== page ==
When should you automate development environment setup?

Have you ever started to build something on your personal machine and found that you’re missing one of your dev tools? Maybe you’ve started working at a new company and spent days getting your machine setup with the proper tools and configuration that you like? Scripting your development environment setup can help you get setup quickly on new machines, or keep your tools synced across multiple machines.

If you’re in charge of building machines for developers, I strongly recommend implementing this in some form. Design a process for building machines preloaded with developer settings and programs. Perhaps a company wide settings build, with each developer team building a script for new hires. This will save your company a lot of time and money.

I’m a big fan of automating your dev environment setup. Hopefully you see the benefits of it as well.

Personal Machine – Starting fresh

Starting fresh! automate development environment

Starting fresh! automate development environment

It’ll be pretty hard to automate your setup if you don’t ever have to start fresh. In fact, if you never have to start fresh, you probably don’t need to do this. One day you’ll get a new machine, or your old machine will need to be reformatted. When this happens, get ready. We’re about to prevent the sadness of a clean start from happening ever again.


When you’re setting up your new machine, don’t run commands willy nilly in the terminal, write them in a script file. If you adjust a settings file, like a .bashrc or some other dot file, script that change. If you don’t want to script file concatenations, I recommend storing a current version of the dot file in a folder that is under version control. This way you can use git clone in your setup scripts and then symbolic link your dot files to the files you cloned from git.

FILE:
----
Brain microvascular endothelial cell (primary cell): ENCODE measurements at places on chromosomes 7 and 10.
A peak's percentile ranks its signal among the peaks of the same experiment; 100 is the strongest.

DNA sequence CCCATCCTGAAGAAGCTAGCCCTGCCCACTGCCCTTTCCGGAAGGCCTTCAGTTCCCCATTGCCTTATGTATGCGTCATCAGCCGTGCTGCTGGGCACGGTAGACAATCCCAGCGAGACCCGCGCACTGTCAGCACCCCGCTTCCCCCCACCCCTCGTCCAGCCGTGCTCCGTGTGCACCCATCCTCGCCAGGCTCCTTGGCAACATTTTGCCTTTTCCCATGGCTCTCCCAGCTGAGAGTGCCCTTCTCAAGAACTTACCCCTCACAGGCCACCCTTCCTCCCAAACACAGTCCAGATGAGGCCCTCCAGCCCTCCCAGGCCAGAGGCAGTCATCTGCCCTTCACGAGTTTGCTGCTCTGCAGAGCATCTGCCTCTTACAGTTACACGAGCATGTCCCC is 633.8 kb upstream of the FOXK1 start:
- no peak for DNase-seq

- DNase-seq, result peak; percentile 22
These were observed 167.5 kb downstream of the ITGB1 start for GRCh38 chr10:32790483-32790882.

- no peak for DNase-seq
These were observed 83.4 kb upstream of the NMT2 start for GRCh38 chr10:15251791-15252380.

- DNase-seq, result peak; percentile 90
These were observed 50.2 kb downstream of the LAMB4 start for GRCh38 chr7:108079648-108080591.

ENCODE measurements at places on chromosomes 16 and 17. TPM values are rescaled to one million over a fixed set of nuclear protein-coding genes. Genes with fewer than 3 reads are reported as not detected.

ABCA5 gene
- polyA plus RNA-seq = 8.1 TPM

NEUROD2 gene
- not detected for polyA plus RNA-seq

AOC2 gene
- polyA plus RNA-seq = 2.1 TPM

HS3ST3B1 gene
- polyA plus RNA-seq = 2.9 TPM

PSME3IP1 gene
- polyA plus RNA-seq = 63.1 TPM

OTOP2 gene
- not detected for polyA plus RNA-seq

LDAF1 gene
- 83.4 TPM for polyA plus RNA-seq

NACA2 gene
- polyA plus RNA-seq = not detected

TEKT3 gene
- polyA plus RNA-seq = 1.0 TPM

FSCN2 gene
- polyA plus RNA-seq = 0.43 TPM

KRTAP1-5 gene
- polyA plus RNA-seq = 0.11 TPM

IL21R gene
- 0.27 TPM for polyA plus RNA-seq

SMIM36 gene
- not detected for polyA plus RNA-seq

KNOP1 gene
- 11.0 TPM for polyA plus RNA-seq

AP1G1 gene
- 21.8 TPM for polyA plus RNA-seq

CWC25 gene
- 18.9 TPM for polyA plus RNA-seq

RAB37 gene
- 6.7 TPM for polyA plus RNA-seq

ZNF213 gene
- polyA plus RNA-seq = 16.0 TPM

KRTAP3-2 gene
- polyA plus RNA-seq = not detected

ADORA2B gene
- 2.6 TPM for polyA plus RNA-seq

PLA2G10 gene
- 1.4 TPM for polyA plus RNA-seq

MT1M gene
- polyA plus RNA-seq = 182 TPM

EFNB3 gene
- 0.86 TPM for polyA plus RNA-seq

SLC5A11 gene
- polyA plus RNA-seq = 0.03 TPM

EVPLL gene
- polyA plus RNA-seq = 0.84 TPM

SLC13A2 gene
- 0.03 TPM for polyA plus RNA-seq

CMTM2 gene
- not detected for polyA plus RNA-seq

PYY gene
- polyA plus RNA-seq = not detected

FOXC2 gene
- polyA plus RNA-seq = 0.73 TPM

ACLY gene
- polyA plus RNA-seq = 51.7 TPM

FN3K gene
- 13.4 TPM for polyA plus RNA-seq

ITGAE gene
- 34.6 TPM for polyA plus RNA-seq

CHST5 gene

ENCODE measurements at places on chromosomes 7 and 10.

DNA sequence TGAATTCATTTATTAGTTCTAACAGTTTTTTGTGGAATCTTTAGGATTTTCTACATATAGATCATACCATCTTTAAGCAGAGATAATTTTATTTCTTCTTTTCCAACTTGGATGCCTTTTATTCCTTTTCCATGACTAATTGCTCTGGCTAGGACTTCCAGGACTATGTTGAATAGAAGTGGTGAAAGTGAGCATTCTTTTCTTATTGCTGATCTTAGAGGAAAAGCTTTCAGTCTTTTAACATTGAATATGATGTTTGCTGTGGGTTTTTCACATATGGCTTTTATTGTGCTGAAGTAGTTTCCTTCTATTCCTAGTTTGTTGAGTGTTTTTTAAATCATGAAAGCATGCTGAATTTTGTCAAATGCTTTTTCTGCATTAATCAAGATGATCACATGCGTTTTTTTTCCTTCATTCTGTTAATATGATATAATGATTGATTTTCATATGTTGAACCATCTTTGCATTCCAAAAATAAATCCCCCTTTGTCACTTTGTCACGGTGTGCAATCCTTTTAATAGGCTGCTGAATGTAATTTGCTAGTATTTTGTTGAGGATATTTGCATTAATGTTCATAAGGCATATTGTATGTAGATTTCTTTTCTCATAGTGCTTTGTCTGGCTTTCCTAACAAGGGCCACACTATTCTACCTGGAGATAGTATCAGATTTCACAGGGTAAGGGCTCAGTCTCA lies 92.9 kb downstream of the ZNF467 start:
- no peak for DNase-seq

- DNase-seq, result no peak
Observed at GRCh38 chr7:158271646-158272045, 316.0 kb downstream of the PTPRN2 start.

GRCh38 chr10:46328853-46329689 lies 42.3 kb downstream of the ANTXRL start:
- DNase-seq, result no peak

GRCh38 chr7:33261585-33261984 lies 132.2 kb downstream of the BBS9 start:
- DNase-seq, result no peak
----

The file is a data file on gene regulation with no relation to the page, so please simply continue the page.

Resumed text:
Test your scripts

Your scripts should be safely repeatable. Run them and make sure all your programs are installed and working correctly. Make sure you keep an eye out for terminal errors while they are running. If you scripted some symbolic links, or if you clone projects from version control, make sure your script can handle if the folders already exist.

Stay organized

Try to keep your scripts organized and easy to maintain. I like to break my setup scripts into separate script files.

I have scripts for :

  • Installing programs
  • Setting up environment variables
  • Setting up color schemes and fonts
  • Setting up vim and all my vim plugins
  • Running all the other scripts


This is a tough thing to do. You probably won’t get it 100% perfect, but try and get as close as you can without wasting too much time. The goal is to have a collection of scripts that can get you up and rolling on a new machine within 2 to 3 hours. Once you get these scripts setup, you can commit them to version control, and run them on all your machines when your config changes.

Example config

If you’d like to see my simple setup click here